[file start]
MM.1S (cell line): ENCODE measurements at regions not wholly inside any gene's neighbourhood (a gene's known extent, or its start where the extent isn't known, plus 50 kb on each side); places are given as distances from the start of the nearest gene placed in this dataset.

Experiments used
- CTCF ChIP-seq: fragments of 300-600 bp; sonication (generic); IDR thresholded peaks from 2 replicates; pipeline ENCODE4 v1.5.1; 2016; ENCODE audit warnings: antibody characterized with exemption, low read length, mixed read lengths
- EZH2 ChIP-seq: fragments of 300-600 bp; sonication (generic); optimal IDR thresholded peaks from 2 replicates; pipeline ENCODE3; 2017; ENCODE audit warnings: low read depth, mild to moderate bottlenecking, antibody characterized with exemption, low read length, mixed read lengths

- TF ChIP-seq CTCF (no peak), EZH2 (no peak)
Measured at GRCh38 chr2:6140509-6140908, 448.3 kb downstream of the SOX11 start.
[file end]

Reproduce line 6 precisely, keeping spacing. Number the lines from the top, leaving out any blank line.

Measured at GRCh38 chr2:6140509-6140908, 448.3 kb downstream of the SOX11 start.